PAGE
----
Since neutrality is one of the hallmarks of its national identity, Switzerland refrains from supplying military equipment and ammunition to countries involved in a conflict. Based on this principle and his Federal Law on War Materiel, he vetoed the supply of 35 mm shells for the Oerlikon KDA L/90 guns of the Gepard anti-aircraft armored vehicles delivered by Germany to the Ukrainian army.
However, Bern has deviated slightly from this neutrality by accepting all sanctions imposed by the European Union against Russia… But for some, this is still too little… to the point of suggesting that it follow Sweden and Finland, who have abandoned their neutrality to provide military aid to Ukraine and join NATO.
In any case, the issue divides Swiss public opinion, according to a survey published by Tamedia. Thus, 50% of those surveyed favor re-exporting arms and ammunition to Ukraine on an exceptional basis [46% are opposed, and 4% have no opinion on the matter]. It should be noted that the youngest respondents are also the most reticent… However, for the majority, neutrality remains non-negotiable. In recent months, Switzerland has also refused to sell the Leopard 2A4 main battle tanks it has in reserve to Poland.
“Since the transfer of disused tanks to another State presupposes a dismantling of these systems, which is subject to parliamentary approval in the context of messages about the army, the DDPS [Department of Defense, Civil Protection and Sport] considers that In June 2022, At a time when the Polish army was trying to rapidly replace the T-72s it had just handed over to its Ukrainian counterpart, Berne argued that “under the current circumstances, the transfer of disused tanks to Poland cannot be done within a useful period.
In the past, the Swiss Army had as many as 380 Leopard 2A4s. Now it only has 230, of which 96 have been placed in reserve.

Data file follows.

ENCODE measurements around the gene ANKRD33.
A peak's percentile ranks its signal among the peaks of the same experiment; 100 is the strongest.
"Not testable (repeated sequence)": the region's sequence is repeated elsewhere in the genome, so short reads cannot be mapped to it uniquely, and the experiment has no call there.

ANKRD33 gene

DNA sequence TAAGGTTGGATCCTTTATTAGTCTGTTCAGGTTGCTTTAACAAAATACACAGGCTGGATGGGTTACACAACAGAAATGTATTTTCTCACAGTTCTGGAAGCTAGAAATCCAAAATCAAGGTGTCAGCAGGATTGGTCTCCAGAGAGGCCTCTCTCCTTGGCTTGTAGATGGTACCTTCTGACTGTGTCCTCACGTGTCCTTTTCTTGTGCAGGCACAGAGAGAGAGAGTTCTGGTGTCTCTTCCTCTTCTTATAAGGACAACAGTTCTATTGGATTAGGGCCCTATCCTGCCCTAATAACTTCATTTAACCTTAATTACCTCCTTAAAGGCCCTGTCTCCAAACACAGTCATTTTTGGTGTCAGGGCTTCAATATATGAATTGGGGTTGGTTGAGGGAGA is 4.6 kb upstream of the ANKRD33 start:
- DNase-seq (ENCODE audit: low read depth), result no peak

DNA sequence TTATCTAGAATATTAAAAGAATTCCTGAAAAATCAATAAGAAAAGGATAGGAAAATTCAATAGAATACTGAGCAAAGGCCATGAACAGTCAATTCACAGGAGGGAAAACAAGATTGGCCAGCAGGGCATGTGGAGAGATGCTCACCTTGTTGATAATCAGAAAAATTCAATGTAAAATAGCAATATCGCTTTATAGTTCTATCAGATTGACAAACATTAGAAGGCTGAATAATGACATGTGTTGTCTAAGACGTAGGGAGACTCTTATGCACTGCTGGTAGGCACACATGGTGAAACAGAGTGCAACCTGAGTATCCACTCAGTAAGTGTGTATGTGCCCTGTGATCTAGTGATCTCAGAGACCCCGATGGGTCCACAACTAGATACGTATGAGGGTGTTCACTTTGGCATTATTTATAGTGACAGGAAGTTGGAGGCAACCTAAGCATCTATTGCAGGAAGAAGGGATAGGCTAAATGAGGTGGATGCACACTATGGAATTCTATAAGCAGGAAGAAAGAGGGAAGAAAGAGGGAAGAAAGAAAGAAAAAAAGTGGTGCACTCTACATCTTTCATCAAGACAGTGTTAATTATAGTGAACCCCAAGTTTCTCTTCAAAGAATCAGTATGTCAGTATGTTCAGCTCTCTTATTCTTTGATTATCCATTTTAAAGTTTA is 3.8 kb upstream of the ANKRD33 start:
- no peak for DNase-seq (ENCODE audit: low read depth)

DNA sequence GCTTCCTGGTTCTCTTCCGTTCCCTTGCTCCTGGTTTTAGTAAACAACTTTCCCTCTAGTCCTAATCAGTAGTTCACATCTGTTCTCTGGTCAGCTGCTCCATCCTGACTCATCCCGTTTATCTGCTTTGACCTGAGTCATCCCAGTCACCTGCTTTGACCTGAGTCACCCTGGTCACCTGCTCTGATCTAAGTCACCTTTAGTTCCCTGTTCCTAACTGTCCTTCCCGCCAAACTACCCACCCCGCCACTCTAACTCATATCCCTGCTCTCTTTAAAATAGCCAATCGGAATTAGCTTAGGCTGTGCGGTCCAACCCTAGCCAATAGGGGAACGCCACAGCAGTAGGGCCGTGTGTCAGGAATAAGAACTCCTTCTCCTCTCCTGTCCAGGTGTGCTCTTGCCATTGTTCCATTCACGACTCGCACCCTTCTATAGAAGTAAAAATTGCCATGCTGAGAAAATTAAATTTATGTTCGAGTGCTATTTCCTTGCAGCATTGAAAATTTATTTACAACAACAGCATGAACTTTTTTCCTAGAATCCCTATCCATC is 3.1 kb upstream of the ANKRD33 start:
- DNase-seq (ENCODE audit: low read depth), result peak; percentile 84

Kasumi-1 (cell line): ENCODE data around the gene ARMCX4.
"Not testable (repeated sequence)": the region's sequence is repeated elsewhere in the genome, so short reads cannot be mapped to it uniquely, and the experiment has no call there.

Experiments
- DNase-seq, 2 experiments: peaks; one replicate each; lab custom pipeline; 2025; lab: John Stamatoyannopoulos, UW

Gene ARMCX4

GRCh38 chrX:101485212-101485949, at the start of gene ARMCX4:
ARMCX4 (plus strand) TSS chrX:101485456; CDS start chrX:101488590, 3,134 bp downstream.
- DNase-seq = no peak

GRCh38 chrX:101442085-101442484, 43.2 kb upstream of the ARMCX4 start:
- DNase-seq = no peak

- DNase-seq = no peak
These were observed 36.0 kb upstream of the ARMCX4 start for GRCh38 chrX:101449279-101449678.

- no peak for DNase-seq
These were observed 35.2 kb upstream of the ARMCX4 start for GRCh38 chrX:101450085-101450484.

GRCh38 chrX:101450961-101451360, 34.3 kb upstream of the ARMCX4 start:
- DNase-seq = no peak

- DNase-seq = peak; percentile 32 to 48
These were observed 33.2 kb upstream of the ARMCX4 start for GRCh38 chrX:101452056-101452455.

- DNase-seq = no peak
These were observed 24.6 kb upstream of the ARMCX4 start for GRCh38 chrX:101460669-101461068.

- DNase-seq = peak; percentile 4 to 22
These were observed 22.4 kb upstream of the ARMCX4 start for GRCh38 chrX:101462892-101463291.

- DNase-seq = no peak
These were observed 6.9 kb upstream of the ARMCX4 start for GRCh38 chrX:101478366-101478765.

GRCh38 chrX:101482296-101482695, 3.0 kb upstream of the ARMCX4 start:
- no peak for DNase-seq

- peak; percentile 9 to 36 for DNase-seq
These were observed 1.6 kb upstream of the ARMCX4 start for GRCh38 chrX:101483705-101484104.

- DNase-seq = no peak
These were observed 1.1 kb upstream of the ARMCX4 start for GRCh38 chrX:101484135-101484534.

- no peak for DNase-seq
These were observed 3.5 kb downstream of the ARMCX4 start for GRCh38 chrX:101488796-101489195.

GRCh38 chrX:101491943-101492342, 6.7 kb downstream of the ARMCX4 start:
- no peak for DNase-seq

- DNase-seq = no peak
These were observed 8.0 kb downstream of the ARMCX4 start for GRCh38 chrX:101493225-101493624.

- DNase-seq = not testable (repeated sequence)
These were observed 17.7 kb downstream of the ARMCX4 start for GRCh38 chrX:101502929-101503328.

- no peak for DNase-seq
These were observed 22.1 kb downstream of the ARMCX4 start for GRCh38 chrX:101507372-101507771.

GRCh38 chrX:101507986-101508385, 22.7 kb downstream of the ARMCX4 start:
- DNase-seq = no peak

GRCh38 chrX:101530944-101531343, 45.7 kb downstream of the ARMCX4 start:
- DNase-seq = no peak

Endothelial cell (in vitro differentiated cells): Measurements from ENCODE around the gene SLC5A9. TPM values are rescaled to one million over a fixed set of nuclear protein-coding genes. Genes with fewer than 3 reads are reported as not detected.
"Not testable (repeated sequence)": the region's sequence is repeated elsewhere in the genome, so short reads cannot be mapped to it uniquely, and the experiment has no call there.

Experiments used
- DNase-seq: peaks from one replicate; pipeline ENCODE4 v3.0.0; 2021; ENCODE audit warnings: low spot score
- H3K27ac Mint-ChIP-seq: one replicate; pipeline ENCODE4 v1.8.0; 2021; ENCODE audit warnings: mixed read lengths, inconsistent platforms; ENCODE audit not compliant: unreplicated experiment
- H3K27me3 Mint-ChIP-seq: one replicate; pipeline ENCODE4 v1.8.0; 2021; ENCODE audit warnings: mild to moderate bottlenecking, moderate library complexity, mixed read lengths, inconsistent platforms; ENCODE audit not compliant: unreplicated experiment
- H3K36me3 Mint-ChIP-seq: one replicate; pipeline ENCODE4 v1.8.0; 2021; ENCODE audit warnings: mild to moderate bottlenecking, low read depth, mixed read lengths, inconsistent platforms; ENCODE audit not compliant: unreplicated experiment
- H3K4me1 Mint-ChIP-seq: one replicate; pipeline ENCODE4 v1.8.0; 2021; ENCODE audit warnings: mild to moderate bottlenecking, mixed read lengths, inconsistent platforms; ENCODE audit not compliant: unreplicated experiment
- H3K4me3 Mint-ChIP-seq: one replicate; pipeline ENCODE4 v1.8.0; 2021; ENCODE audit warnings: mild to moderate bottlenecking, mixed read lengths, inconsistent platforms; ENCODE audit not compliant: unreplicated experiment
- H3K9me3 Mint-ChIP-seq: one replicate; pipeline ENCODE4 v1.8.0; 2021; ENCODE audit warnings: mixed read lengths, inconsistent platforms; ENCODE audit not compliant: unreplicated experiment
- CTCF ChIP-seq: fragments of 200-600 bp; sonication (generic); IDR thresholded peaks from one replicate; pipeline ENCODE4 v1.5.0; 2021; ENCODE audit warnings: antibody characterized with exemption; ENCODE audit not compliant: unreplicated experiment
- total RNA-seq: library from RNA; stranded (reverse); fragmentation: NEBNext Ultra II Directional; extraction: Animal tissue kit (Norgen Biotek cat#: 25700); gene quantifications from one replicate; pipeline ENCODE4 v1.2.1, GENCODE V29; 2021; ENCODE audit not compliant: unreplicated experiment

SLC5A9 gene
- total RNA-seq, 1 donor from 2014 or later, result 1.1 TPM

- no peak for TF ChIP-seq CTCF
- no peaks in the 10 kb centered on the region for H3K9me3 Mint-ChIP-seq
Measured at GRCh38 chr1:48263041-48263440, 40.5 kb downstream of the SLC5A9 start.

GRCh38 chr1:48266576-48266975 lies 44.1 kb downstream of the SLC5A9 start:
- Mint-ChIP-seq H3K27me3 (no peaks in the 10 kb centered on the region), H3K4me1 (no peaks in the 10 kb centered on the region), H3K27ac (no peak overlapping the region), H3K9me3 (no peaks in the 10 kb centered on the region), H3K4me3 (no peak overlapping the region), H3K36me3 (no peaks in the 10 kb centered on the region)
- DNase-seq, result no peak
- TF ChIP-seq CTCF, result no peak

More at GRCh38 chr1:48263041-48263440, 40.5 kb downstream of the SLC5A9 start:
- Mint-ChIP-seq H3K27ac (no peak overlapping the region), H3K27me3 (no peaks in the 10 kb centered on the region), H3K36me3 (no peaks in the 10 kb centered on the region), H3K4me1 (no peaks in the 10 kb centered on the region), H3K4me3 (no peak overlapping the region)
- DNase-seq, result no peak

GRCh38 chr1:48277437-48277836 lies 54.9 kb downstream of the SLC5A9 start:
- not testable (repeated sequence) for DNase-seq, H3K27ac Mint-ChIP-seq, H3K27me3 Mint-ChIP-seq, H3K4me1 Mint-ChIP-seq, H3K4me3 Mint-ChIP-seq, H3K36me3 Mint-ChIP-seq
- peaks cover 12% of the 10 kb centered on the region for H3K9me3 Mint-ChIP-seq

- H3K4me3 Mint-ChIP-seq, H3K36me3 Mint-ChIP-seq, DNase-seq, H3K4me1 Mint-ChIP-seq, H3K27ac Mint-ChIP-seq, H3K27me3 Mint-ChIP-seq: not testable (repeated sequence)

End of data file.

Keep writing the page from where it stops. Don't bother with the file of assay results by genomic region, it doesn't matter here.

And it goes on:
Some have been transformed into engineering vehicles or recovery tanks. And in 2010, 42 of them were bought -without their weapons- by the German group Rheinmetall, which wanted to recover the “chassis for the construction of support vehicles,” according to the explanations given at the time.
Although the Swiss authorities refused to sell the Leopard 2A4s to Poland, they considered that Germany could “hand over” the 42 examples Rheinmetall had taken over twelve years earlier.
At the time, however, German Chancellor Olaf Scholz strongly opposed the idea of supplying Ukraine with tanks. Since then, after weeks of pressure, he has finally changed his mind.
Germany has taken the lead in the “Leopard coalition,” which brings together the countries [Poland, Spain, Portugal, Sweden, etc.] that have agreed to supply Leopard 2 to Ukraine, even if this means reducing their military capabilities.
Hence Berlin’s interest in Swiss tanks, according to reports from the Swiss newspaper Blick and the Reuters agency.
Germany wants Switzerland to sell its surplus Leopard 2A4s to Rheinmetall to “replenish arms stocks in the European Union and NATO member countries.” On February 23, a letter to this effect was sent to Viola Amherd, the Swiss Minister of Defence. It should be noted that the tanks that the German group could take over would not be destined for Ukraine.
For the moment, Berne has not given an answer that satisfies the German request… Because, as in the case of Poland, it assumes first that the tanks in question are officially declared out of service by the Swiss Parliament.
“Discussions on the matter are currently taking place in Parliament,” a Federal Department of Defence, Civil Protection and Sport spokesman stated.
The outcome of these debates is uncertain. In January, a parliamentary initiative was launched to “return” to Germany about thirty Leopard 2s… But it was blocked by the security policy committees of the chambers of the Swiss Parliament [National Council and Council of States].
“Most of the parliamentarians considered that the tanks were a strategic reserve of the army and should be kept. The Armored Officers Society also clearly rejected the idea,” recalls Blick.